Veterinarians share knowledge, supplies with Haiti

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Apr 01, 2011

Port-Au-Prince, Haiti — Service trips to India and Mongolia helped Dr. Lee Ann Berglund-Fosdick find her calling in life—traveling and helping others. And after six or seven trips to Haiti, Berglund-Fosdick has never been happier.

"I've found what I love," she says in February after returning from her latest trip.


Helping hands: Berglund-Fosdick teaches basic animal care to Haiti's farmers. (Photo courtesy of Dr. Lee Ann Berglund-Fosdick)
Destroyed by an earthquake in January 2010, Haiti is still struggling to recover. But even before the earthquake, Berglund-Fosdick began helping Dr. Ken Schumann, a retired small-animal veterinarian from Wisconsin, to train vet agents in Haiti to better care for the animals.

"Lee Ann is a great instructor," Schumann says, "and she is a lot of fun to have around."

Schumann discovered Haiti's need for veterinarians after his Rotary group adopted a city there 20 years ago. He shifted his focus to veterinary issues about eight years ago.

"The idea came from a vet agent friend, Volmar, in Haiti," Schumann explained.

Through the program, approximately 20 to 35 vet agents spend a week in the classroom and a week in the field.

"The vet techs had some training, but lacked equipment," Schumann says. "We initially took them stethoscopes, penlights, and thermometers."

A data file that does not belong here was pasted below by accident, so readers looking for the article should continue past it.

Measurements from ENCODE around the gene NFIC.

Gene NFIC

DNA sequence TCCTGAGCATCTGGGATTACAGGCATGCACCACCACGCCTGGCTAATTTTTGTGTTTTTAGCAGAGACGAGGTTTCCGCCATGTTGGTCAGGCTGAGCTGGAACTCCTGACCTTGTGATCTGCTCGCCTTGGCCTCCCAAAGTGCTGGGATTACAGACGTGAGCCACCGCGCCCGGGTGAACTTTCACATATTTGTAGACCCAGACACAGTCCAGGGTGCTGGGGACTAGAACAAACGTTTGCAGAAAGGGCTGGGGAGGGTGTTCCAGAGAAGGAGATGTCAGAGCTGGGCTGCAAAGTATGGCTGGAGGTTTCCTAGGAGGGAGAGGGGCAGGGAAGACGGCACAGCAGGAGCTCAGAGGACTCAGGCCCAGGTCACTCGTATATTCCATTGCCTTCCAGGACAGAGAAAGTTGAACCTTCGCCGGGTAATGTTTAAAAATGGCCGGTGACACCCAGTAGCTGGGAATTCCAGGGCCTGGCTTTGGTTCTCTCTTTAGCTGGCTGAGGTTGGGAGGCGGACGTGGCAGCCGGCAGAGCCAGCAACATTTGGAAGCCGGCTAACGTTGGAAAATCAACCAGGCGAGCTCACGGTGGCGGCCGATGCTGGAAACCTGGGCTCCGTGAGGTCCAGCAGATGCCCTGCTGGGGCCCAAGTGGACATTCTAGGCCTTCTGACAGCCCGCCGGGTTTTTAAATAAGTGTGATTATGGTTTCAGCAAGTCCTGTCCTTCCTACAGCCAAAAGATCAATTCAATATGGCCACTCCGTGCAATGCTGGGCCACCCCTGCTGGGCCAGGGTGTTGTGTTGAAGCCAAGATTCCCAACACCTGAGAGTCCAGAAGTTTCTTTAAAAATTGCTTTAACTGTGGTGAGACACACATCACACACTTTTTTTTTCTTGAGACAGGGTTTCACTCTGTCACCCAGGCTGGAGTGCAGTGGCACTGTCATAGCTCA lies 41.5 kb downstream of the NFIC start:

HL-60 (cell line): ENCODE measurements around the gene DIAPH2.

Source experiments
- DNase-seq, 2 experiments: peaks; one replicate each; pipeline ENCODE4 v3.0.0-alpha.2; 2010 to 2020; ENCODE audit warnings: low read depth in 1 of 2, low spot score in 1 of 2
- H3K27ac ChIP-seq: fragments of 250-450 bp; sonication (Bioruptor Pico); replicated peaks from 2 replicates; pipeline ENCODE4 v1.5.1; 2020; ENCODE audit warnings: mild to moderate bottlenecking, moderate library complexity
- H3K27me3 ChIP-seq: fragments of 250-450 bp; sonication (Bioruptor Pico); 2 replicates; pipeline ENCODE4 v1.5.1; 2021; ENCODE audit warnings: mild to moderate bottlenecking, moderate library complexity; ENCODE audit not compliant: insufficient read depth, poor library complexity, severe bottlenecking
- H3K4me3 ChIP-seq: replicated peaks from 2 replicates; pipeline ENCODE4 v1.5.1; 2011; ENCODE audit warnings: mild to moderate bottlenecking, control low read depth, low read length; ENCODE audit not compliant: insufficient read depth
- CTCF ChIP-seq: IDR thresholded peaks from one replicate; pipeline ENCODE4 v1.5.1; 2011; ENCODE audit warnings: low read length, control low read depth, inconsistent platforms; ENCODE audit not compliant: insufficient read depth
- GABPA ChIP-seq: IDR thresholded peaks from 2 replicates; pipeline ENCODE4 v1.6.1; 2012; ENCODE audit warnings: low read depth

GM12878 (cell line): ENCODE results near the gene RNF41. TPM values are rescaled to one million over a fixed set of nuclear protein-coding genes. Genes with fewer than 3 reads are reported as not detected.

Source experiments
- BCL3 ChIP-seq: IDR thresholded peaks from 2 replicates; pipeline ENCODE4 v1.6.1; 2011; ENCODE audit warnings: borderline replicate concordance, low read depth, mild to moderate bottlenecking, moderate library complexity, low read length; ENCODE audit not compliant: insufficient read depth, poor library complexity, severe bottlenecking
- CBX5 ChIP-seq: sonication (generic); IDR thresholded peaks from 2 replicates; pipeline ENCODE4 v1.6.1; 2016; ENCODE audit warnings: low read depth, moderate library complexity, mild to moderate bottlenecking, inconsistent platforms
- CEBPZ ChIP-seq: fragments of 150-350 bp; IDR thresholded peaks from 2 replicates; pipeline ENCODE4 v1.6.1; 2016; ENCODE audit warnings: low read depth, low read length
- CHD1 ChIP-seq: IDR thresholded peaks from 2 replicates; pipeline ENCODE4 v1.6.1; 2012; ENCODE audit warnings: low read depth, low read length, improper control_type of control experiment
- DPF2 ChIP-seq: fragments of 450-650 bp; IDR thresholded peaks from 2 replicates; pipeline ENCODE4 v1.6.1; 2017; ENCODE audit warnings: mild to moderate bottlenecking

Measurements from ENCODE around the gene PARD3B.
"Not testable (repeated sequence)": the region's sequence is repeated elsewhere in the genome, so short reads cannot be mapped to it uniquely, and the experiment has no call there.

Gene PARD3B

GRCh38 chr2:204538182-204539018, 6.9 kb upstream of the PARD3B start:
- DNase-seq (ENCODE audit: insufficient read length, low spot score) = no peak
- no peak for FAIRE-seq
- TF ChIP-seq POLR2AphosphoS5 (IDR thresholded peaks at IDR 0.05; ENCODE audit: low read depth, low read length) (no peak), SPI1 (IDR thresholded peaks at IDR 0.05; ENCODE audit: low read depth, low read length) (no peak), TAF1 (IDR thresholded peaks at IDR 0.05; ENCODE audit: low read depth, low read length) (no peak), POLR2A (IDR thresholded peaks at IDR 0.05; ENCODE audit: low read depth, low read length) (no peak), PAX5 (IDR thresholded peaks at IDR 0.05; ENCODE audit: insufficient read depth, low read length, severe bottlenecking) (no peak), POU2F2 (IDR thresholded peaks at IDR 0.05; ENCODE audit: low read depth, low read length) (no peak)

The veterinarians from the United States volunteering in Schumann's group, like Berglund-Fosdick, taught the vet agents how to use the stethoscopes and what normal ranges were.

"Better livestock means better food for Haitians," Schumann says. "It also means some more income for vet agents. Once they had their certificate, farmers would recognize this and hire the agents to take care of their livestock."

On her most recent trip in February—an easy two-hour flight from Florida—Berglund-Fosdick spent almost three weeks working with nursing students and vet agents.

"We had the best students this trip," she says, adding her group took syringes, needles, dewormers, and surgery kits to donate to the Haitian vet agents.

Berglund-Fosdick has seen a change in animal care since the group began visiting Haiti, and spoke of a student she has taught three years in a row.

"This time I watched him sedate a cow, give an epidural and replace a prolapsed uterus," she says. "It made me cry. I definitely see a difference in the animals between my first pictures and now."

Berglund-Fosdick adds that a big part of her job is teaching the agents not to just treat the animals, but also to educate the farmers to prevent future problems.